This study was conducted in the three largest cities in Sweden, where there are high numbers of pharmacies. Possibly, living in a big city with many pharmacies increases people’s knowledge of OTC drugs. The fact that we only recruited pharmacy customers may also be a reason for a possible overestimation of people’s knowledge. Yet, we consider this a modest bias, since a majority of Swedes still buy most of their OTC drugs at a pharmacy [3, 24]. Furthermore, patient information leaflets are reportedly the consumers’ most common source of information [24]. The response rate of about 50% is a limitation of the study. There is always a risk that those with the greatest interest in and knowledge of the topic agree to participate. There was also a high proportion of people with a university degree (45%) compared with the national level (28%), which indicates that the results of the present study overestimate the extent of knowledge of OTC analgesics in the country as a whole. However, it corresponds very well with the educational level in the largest cities where the study was conducted [38].


This study shows that Swedish pharmacy customers to a varying extent have the knowledge needed to identify the active substances in commonly used OTC analgesics. Knowledge of the names of active substances of different brands was associated with positive attitudes towards generic products. There seems to be a predominantly positive attitude towards generic OTC analgesics among Swedish consumers, although some consider generic drugs to be of inferior quality and stay loyal to the brand-name drugs.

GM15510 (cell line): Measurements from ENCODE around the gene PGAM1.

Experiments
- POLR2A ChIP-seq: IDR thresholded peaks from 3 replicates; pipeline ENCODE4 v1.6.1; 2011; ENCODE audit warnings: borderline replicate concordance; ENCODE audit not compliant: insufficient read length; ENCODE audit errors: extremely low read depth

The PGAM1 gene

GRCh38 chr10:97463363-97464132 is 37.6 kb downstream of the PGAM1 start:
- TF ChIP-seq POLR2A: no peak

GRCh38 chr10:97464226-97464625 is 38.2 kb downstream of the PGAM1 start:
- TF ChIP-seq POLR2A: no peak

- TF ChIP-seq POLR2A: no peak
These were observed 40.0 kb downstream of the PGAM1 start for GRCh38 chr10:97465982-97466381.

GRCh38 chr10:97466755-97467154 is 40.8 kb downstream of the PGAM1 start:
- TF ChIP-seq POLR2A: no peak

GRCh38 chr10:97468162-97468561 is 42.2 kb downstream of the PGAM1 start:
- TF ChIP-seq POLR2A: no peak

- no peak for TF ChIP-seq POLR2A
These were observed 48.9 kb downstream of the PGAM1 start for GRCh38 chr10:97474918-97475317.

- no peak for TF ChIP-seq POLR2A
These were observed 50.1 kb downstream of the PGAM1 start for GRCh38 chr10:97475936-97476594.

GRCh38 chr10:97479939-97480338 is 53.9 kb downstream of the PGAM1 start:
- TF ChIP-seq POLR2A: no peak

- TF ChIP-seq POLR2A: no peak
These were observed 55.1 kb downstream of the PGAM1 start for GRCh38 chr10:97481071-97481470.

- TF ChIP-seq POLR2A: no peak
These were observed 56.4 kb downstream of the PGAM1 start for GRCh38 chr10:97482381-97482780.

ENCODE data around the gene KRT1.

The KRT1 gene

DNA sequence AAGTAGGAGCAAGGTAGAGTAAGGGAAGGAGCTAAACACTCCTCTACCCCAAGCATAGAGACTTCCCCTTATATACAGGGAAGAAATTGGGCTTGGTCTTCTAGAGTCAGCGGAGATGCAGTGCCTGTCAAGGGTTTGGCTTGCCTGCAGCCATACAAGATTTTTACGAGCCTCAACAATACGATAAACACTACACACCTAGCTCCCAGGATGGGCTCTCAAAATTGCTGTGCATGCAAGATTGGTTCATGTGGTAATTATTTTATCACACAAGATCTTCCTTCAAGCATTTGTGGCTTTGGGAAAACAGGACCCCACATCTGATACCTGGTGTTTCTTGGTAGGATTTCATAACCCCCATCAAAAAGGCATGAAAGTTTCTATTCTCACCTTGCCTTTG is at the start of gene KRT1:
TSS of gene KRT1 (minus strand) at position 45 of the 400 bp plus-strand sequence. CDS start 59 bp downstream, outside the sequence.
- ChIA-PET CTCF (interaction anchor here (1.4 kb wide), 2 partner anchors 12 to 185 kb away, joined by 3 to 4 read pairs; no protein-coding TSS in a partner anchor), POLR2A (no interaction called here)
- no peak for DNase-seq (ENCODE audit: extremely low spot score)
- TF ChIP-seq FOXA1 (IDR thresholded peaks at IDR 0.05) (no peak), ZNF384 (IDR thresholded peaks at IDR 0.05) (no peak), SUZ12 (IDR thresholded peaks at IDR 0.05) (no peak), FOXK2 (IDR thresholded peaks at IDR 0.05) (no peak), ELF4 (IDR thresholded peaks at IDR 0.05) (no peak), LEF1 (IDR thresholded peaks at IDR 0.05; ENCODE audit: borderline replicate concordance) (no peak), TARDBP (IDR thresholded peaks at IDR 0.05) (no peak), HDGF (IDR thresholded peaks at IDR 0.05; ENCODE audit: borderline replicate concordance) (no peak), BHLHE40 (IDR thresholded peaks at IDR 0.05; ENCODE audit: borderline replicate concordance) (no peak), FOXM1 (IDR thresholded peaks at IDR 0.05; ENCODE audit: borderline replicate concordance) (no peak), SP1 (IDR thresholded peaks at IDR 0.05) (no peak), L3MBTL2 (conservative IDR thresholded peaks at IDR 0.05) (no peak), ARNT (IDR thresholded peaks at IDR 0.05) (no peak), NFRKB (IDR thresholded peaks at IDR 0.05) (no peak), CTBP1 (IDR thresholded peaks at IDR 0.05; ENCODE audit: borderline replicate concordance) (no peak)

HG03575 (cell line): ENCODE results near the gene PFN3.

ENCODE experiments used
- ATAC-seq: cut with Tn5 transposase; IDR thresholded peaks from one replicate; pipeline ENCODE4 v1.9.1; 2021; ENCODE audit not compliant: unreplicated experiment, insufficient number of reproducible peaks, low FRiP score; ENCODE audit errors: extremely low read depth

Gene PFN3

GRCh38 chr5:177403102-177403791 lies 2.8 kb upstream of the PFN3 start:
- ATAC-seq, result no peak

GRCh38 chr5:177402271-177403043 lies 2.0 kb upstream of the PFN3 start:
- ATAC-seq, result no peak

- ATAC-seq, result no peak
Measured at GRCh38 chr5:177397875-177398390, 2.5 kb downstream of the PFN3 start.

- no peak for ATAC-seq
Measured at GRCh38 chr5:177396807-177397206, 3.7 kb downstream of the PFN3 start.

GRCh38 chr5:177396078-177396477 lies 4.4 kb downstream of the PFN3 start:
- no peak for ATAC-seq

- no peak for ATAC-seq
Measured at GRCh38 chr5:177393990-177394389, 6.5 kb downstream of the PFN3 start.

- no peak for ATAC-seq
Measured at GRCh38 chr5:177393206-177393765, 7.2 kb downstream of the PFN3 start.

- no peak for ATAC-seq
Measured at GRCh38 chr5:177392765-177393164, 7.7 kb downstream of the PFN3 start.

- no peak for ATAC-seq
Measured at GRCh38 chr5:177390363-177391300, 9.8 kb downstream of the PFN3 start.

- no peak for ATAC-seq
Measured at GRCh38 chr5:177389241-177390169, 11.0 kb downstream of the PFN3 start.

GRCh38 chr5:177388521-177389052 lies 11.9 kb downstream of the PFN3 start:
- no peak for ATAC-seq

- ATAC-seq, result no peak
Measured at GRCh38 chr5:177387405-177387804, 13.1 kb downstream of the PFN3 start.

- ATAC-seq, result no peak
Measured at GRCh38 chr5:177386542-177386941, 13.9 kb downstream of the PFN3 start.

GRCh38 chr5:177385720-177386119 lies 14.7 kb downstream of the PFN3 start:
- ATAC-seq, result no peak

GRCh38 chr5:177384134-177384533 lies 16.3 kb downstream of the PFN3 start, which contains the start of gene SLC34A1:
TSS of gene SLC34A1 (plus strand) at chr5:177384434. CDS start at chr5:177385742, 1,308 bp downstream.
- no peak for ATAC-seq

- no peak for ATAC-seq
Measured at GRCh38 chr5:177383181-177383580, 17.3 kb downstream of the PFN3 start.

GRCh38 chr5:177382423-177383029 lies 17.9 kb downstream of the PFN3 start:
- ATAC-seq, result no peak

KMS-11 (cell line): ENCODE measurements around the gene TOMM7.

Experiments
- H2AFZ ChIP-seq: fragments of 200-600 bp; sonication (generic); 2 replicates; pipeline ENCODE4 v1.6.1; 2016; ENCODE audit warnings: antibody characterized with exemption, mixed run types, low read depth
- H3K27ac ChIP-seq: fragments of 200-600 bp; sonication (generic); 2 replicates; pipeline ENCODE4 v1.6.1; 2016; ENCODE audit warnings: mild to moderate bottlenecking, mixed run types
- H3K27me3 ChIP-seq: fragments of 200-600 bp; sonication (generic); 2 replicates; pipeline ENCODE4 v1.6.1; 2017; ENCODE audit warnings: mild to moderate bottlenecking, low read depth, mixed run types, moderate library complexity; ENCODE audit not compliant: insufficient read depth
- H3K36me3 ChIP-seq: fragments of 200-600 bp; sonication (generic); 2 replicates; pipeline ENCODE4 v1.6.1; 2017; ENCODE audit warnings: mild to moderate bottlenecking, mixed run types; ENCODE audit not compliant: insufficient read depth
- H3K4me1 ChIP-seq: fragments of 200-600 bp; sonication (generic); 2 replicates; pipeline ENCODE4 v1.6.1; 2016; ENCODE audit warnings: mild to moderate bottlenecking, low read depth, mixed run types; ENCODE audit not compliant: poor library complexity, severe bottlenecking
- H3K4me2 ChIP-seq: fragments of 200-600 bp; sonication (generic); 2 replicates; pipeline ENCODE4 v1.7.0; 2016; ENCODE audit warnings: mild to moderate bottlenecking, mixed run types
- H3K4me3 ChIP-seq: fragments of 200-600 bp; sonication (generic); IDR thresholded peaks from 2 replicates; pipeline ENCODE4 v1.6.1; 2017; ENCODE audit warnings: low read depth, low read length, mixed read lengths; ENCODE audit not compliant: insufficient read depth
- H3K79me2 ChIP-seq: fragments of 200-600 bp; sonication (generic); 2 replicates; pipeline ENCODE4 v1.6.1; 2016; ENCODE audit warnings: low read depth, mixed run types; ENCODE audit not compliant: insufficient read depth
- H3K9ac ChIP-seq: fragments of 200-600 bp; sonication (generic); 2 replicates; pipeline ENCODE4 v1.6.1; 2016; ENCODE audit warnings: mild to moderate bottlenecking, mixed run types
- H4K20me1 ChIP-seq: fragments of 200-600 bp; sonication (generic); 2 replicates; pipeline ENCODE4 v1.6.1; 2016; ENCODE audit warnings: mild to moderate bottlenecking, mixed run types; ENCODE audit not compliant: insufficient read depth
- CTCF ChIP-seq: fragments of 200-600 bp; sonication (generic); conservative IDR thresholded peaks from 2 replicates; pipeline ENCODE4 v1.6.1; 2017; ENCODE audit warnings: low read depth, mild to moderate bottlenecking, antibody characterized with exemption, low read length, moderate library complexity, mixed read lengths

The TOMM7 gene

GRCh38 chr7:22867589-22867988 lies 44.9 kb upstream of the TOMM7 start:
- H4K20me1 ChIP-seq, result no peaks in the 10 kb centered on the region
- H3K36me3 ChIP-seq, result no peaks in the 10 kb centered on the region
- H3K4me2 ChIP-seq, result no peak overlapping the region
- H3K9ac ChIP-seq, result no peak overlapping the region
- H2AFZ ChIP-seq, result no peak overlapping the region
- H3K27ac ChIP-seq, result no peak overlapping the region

Raised awareness of the names of the active substances of OTC analgesics is important, alongside increased knowledge of the drugs’ similarities and differences in effects and risk profiles. Better labelling of the packages and more counselling about OTC analgesics from different sources seem necessary for the consumers to be able to differentiate between the different brands and choose the appropriate drugs for their ailments.


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HH was responsible for data curation, investigation, formal analysis and writing the original draft. MW and DA collected data, performed analyses and reviewed the draft. TH contributed with analysis and writing and reviewing the draft. All authors read and approved the final manuscript.

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Correspondence to Helle Håkonsen.

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Håkonsen, H., Wängberg, M., Alani, D. et al. Generic versus brand-name over-the-counter analgesics: knowledge and attitudes among Swedish pharmacy customers. J of Pharm Policy and Pract 13, 60 (2020).